What is a Puppy Mill? Is That the Question?


In Chicago, and many cities around the country,  pet loving activists are  enacting laws to prevent or stop the pet shop sales of commercially bred—a/k/a puppy mill—bred dogs.

The common thinking, and it is pretty accurate, is that dogs sold in pet shops come from commercial breeders. They are only bred , as livestock, to sell. There is no regard for the health or temperament—or genetic soundness—of the parent dogs.  What happens to dogs not sold? They are  either  returned to use for breeding, euthanized, or dumped in  animal shelters—usually in rural locations.

Bred by backyard breeder. This is a Shih Tzu---Pit Bull cross. Why should the rest of us have to pay to euthanize unwanted dogs?

Bred by backyard breeder. This is a
Shih Tzu—Pit Bull cross. Why should the rest of us have to pay to euthanize unwanted dogs?

I get  all the pet industry publications:  Pet Business, Pet Age, Pet Manufacturing News, and they all are reporting that commercial breeders are on the decline. Some of the reasons are that  that fewer pet shops are  buying their dogs to resell.  Sure, there’s still Petland, Furry Babbies, Happiness is Pets, and others, but, for the most part,  more pet shop owners are seeing the writing on the wall. They  know that  people who come into their pet shops to impulsively buy a dog, haven’t put much thought into it, and the pup will be abused or neglected.  Better to send people looking for puppies and kittens to animal shelters or  hobby breeders…or just allow the shelters to bring in animals and do the screening of adopters themselves (and just make money off the supplies these pet owners will buy).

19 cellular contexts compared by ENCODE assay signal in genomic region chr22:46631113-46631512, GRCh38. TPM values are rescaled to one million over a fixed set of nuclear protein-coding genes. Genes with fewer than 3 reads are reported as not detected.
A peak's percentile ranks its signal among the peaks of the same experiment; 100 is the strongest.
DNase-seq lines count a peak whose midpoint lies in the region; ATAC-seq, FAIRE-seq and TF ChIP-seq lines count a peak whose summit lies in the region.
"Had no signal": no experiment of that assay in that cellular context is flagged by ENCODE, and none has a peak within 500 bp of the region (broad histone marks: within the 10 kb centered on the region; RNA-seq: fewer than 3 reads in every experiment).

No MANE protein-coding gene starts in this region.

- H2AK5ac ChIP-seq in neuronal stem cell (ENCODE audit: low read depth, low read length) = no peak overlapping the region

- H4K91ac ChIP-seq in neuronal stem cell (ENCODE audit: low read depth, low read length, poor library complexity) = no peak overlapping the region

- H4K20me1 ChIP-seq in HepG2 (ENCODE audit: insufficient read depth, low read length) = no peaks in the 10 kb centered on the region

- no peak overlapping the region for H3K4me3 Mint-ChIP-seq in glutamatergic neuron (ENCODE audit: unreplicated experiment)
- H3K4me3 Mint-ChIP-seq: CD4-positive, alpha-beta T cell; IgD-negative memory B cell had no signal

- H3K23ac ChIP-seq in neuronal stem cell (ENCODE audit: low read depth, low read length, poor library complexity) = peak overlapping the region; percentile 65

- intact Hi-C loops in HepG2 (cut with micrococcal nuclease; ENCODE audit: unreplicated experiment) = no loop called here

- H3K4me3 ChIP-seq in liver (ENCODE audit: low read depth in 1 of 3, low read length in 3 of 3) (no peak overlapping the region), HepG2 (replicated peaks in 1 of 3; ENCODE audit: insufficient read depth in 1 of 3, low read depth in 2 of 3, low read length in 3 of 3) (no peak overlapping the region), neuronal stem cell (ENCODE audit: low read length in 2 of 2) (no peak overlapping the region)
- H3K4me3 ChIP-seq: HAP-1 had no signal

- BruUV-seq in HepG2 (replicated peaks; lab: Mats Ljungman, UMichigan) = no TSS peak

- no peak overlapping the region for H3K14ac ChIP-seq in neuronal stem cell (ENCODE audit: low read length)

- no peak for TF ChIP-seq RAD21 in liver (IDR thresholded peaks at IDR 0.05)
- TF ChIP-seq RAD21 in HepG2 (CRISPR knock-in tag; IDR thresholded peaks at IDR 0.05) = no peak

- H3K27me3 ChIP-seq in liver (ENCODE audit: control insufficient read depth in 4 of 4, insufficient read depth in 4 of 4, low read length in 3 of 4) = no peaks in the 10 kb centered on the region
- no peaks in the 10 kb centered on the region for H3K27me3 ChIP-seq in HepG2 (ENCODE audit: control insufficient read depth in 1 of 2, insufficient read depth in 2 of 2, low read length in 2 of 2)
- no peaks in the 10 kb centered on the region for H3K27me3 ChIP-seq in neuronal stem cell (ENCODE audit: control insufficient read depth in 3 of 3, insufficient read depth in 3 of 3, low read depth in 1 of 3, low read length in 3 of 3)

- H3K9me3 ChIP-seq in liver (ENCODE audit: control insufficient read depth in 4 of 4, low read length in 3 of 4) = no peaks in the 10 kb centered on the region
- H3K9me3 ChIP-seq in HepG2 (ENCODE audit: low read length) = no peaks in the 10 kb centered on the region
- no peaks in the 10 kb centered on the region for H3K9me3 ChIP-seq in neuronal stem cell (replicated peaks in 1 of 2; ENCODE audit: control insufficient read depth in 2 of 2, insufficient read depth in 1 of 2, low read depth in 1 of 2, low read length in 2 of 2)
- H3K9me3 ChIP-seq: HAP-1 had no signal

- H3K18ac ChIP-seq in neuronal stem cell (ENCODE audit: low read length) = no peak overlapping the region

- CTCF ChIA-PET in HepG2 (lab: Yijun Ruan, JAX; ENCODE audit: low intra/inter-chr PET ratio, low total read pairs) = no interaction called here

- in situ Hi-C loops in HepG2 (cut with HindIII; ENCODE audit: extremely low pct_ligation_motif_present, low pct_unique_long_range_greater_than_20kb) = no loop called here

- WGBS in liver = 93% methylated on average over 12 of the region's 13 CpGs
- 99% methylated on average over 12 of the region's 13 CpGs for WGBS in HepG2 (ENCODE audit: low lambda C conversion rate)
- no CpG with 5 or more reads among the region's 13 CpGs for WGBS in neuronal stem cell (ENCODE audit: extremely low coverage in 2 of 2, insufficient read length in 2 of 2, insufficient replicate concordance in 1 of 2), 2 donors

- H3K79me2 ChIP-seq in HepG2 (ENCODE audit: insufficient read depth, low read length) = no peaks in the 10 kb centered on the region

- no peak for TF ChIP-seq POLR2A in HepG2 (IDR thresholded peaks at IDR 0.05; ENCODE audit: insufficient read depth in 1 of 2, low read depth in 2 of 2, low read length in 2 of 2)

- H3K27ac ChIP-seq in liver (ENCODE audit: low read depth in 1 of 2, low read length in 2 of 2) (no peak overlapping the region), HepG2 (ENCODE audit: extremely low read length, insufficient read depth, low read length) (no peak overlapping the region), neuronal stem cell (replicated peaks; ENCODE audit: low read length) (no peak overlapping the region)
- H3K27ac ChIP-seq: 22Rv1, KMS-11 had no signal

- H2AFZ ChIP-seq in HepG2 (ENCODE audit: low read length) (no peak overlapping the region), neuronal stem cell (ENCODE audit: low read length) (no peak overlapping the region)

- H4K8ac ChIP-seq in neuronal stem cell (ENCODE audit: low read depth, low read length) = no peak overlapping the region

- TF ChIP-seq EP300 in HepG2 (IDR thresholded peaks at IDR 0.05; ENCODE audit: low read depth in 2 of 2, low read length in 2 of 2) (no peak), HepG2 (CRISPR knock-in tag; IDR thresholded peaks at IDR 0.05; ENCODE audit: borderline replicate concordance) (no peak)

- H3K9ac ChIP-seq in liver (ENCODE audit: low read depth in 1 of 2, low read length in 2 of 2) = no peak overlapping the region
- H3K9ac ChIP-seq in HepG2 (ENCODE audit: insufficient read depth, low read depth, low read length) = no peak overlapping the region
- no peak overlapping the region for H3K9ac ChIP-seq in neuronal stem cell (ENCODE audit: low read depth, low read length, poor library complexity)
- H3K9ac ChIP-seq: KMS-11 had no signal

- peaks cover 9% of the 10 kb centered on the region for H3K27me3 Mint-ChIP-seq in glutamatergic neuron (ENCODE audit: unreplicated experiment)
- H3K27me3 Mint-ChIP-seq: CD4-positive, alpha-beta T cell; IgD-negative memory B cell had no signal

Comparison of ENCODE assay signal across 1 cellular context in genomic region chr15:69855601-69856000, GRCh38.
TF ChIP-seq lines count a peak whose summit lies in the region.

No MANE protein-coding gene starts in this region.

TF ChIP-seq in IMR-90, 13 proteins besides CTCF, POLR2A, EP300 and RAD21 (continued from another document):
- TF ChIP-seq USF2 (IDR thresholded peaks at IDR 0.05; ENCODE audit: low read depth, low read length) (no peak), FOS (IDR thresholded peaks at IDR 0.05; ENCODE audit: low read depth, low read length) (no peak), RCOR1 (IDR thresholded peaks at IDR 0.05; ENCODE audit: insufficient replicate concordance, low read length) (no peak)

I support rescue.  I have owned puppies, and have worked for kennels taking care of puppies, and for me, an older dog is best.  My last 5 dogs were  older dogs that the breeders had either  just kept…or taken back when the people they sold the dog to could not keep them.  This is what ethical hobby breeders—who love their dogs, do. They are responsible for their dogs from ‘cradle to grave’.  In fact, some  parent clubs, notably the Portuguese Water Dog Club of America, mandate their club members  do this. This is why you don’t see a lot of ‘rare’ breeds in  shelters—or on Craigslist.  These breeders are not desperate to dump dogs.   They wouldn’t be breeding dogs if they had to offload dogs to iffy homes. &—this is why  hobby breeders are on the decline.  It is  too expensive, and aggravating, to breed good dogs.